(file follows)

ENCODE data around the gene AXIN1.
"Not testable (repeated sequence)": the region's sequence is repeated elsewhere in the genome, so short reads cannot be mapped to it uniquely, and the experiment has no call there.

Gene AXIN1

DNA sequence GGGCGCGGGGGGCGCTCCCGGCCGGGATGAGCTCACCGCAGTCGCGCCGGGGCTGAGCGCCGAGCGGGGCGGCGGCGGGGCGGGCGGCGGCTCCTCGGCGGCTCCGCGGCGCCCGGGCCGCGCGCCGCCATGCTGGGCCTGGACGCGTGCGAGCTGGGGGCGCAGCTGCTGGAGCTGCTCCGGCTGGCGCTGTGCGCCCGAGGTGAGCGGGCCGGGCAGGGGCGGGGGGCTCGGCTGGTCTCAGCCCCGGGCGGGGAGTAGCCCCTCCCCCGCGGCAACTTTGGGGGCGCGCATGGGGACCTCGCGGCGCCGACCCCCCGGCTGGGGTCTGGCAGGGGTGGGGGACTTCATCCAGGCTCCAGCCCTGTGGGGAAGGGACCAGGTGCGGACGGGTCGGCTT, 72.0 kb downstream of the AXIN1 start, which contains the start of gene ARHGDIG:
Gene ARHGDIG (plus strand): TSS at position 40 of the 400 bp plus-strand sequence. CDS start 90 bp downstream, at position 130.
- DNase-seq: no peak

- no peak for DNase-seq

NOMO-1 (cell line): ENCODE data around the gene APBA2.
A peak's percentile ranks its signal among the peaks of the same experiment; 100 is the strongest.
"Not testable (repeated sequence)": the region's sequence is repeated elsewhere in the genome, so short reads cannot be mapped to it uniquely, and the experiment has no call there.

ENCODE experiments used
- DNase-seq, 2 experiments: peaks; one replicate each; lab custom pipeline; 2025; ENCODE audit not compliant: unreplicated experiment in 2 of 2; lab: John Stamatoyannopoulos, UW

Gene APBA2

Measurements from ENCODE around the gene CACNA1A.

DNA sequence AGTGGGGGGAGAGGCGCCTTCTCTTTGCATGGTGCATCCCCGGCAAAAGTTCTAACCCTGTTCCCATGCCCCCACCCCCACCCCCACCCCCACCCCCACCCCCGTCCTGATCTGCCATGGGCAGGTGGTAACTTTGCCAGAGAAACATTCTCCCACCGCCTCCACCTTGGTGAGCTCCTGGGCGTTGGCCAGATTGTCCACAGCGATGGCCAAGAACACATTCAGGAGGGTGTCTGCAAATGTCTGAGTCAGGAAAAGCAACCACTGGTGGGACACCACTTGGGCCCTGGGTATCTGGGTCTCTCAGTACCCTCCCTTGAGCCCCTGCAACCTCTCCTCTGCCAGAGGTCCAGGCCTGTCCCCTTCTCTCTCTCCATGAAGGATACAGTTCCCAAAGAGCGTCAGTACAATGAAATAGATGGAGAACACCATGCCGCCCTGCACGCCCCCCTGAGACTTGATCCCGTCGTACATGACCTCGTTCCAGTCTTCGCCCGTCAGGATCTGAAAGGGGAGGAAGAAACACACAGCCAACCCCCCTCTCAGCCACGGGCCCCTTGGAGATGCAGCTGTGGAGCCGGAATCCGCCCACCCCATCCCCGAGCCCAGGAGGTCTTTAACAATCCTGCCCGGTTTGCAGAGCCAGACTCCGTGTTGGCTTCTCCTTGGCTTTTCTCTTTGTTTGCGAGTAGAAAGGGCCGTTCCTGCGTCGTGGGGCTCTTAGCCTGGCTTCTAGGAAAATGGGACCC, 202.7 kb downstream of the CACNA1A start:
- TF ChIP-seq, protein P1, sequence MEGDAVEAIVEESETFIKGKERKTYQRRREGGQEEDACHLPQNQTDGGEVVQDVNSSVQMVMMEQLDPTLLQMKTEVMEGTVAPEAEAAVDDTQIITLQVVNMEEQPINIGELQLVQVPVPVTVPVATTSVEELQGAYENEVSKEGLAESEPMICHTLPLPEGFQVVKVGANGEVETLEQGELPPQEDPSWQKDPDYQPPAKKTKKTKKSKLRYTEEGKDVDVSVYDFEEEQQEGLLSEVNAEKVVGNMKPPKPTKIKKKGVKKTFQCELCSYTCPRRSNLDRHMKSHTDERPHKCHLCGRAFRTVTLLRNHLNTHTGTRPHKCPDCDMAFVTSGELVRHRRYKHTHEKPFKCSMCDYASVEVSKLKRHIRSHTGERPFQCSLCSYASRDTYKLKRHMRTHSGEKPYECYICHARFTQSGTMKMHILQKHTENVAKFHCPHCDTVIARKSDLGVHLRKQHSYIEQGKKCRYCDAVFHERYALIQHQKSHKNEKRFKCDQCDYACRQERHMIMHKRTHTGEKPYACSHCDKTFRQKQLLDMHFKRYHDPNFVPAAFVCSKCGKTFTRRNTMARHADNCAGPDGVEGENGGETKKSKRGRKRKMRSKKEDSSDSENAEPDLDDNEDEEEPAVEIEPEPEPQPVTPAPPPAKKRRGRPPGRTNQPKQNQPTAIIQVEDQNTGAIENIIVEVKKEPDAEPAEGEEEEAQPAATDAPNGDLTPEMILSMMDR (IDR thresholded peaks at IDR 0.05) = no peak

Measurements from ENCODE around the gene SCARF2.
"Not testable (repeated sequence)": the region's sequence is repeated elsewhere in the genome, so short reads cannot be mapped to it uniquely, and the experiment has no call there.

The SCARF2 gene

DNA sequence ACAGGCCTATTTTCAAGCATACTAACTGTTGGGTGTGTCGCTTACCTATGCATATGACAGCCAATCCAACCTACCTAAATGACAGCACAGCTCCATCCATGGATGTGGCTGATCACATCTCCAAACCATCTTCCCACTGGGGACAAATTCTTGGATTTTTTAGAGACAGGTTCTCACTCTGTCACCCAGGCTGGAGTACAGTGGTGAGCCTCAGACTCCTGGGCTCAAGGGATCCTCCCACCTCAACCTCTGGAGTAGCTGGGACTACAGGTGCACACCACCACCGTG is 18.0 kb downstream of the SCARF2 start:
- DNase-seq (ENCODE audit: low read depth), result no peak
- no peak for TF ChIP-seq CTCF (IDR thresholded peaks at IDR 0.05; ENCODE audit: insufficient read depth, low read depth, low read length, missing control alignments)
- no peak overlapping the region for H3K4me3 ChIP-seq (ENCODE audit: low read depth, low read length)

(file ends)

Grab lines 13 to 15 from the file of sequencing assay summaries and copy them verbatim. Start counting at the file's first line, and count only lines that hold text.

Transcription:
Gene APBA2

Measurements from ENCODE around the gene CACNA1A.

DNA sequence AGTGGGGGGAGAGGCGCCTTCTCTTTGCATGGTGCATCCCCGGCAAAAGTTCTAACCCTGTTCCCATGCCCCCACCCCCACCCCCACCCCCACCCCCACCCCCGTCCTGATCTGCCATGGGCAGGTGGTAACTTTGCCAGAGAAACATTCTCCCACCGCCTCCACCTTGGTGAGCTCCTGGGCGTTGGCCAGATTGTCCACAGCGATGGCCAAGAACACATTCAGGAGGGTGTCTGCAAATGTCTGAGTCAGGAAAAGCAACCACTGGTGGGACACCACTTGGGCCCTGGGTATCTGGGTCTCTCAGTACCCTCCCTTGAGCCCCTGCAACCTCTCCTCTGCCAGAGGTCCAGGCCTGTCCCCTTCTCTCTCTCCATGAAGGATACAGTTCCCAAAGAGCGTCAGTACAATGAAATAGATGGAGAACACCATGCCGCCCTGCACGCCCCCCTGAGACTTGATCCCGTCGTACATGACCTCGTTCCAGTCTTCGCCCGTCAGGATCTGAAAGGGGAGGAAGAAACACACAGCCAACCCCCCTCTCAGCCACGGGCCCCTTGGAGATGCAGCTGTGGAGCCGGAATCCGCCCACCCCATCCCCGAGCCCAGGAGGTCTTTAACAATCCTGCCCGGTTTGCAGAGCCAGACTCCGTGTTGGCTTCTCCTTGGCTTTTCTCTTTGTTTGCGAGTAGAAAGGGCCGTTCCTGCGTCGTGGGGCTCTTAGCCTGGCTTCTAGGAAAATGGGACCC, 202.7 kb downstream of the CACNA1A start: